Sen. Elizabeth Warren (D-Mass.) in Miami on Wednesday night. (Drew Angerer/Getty Images)

Sen. Elizabeth Warren (D-Mass.) was the big dog on Wednesday’s Democratic debate stage, and she did not disappoint. Her passion and hard-line progressive beliefs shone through like a beacon cutting through thick fog. But those same convictions that can help her win the nomination could sink her in the fight against President Trump.

Time and again Warren stood up for her ideals. Her message is that the powerful are ripping you off and holding you down, and that a fighter in the Oval Office will set things right. It doesn’t matter if the powerful are contributors to the Democratic Party, such as big tech executives, or executives at unpopular pharmaceutical executives. Warren is a modern-day Isaiah, pledging to make low every mountain and hill and exalt every valley.

This is red meat for the deep-blue left, and she delivers her lines with verve and vigor. You can see how the years of being a law professor have shaped her speaking style. If you’re angry at American capitalism and think Democrats have sold out ordinary folk almost as much as Republicans have, then Warren speaks with your voice and echoes your priorities.

Warren’s trouble is going to come with voters who aren’t of the true-blue, red-meat variety. Roughly half of the Democratic primary electorate calls itself moderate, and polls show she does quite poorly among this group. She said nothing on Wednesday that speaks to this group, nothing that reassured the Democrats who think the United States needs fixing but isn’t fundamentally broke. That’s Joe Biden’s territory, and Warren is not yet equipped to fight for these voters’ loyalty.

The passion that will attract progressives could wear thin with the less devoted. Warren spoke for only about nine minutes Wednesday night, and the long gaps between her interjections were filled mainly with less energetic language. That gave the viewer time to recharge after her heated statements. Her speaking time will go up in future debates as the number of candidates decreases, however, and if she is the nominee, she will be talking for more than an hour in the debates against Trump. Moderates and swing voters might find her intense populism off-putting when subjected to it in large doses.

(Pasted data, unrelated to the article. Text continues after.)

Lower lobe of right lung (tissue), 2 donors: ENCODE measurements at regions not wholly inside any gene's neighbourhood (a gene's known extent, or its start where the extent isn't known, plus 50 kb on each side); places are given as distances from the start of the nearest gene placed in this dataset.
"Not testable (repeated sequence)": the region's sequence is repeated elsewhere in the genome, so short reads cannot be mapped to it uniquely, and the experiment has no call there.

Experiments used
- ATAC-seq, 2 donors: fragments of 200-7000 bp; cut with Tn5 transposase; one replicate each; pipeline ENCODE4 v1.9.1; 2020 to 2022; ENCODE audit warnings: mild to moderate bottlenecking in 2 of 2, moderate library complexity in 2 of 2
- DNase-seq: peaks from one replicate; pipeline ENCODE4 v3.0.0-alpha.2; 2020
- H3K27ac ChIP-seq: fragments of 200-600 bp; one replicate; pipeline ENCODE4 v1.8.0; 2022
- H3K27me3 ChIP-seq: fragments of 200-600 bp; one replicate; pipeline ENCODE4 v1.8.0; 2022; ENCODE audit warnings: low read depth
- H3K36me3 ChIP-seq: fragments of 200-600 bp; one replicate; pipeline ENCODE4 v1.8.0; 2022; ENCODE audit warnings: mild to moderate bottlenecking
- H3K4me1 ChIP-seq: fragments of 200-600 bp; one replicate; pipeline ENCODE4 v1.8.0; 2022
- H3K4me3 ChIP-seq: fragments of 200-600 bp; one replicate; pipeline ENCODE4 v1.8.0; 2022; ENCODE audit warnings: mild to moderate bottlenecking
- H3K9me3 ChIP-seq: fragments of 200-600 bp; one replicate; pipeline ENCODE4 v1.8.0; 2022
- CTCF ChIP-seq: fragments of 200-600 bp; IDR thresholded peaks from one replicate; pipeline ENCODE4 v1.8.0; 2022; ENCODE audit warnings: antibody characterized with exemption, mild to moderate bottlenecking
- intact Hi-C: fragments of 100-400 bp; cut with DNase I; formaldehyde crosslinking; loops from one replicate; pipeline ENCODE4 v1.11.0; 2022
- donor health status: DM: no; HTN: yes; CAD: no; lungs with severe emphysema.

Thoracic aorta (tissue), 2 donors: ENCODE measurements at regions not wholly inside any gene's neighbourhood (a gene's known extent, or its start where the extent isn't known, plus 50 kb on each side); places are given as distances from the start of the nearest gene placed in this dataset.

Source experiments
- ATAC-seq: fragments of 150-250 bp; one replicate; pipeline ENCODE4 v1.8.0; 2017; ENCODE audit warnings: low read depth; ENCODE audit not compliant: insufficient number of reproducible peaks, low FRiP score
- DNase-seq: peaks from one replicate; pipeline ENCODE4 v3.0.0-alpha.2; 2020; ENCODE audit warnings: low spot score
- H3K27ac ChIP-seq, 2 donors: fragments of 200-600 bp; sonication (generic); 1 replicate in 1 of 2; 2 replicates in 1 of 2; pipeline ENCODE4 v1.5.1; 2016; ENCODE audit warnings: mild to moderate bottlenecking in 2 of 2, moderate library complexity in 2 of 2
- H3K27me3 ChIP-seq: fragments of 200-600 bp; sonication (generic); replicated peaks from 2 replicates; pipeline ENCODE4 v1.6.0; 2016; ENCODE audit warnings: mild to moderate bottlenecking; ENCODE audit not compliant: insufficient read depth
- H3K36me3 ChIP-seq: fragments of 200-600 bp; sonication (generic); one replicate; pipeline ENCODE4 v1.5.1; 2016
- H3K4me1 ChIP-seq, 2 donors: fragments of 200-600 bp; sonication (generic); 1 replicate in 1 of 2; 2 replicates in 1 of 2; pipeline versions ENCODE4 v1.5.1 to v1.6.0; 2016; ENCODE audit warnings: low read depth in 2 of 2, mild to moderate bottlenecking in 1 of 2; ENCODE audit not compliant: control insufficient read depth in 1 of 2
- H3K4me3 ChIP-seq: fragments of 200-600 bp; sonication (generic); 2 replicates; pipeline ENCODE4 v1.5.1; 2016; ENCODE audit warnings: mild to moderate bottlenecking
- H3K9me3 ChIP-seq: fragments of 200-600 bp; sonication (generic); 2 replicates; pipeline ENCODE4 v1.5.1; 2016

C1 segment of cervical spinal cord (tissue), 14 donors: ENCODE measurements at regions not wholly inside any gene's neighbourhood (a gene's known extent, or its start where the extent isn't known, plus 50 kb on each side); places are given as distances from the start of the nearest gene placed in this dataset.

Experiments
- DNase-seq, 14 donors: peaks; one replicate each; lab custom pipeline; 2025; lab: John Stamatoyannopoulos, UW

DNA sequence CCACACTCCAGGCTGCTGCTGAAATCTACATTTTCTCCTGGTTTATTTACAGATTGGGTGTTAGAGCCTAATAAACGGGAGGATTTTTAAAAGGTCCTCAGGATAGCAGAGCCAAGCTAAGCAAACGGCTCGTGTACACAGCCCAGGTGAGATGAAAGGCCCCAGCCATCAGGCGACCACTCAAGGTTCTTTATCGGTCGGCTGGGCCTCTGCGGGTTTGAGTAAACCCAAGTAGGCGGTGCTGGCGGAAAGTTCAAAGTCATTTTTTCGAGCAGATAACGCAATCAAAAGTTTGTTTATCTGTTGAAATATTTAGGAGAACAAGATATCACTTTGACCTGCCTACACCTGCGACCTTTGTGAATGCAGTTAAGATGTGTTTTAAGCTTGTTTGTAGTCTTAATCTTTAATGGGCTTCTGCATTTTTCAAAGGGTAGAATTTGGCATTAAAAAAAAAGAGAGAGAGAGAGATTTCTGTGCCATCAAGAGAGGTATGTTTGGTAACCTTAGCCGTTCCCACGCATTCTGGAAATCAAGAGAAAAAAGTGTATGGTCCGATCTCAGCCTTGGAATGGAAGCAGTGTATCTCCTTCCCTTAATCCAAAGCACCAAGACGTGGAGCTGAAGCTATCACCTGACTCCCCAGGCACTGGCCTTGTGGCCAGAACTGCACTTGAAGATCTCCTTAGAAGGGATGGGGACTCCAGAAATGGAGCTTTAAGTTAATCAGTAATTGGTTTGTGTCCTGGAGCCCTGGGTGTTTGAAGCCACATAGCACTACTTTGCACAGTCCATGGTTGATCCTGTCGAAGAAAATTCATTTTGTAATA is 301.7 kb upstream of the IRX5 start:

Warren’s riskiest ploy is her enthusiastic endorsement of abolishing private health insurance. As former congressman John Delaney (D-Md.) pointed out, more than 100 million Americans receive their health insurance through private plans, whether provided by their employer or purchased on the individual market. There’s no indication that they are willing to give up those plans even if they would prefer to pay less and get better service from their insurer. Trump will make this a big issue in the fall, and many moderate Democrats would probably prefer to avoid giving him such a powerful weapon.

Warren also has a recurring problem with authenticity. Her closing statement included a brief biographical sketch that is a regular feature in her stump speech. She says: “By the time I graduated from high school, my family didn’t have the money for a college application, much less a chance for me to go to college. But I got my chance. It was a $50-a-semester commuter college. That was a little slice of government that created some opportunity for a girl. And it opened my life.” This simply isn’t true.

Warren actually went to a private college, George Washington University, on a debate scholarship. She attended GW, which cost much more than $50 a semester and is definitely not a commuter college, until her high school sweetheart proposed to her. She accepted, got married, dropped out of GW and followed him to Houston, where he worked for IBM. That was when she enrolled in her $50-a-semester commuter college, the University of Houston.

Her real story is actually pretty inspiring, so why the deception? Why imply that she couldn’t have gone to college without cheap public universities when it simply isn’t so? It’s not hard to see Trump ask, “If you can’t trust someone to tell the truth about herself, how can you trust her to tell the truth at all?” Despite Trump’s own weakness on this point, it’s not hard seeing that charge stick for Warren.

Warren hit all the right notes during the debate to secure her position in the top tier. But if she actually wants to sit in the Oval Office, she’s going to have to make some adjustments pretty soon.

Read more:

Stephen Stromberg: Democrats can do better than Warrenism

Jennifer Rubin: Warren’s fateful choice on health care is a gift to her opponents

Ed Rogers: Ranking the Democrats’ debate performances

Helaine Olen: Elizabeth Warren and the double standards for female leaders

Erik Wemple: Why not let the Democrats actually debate?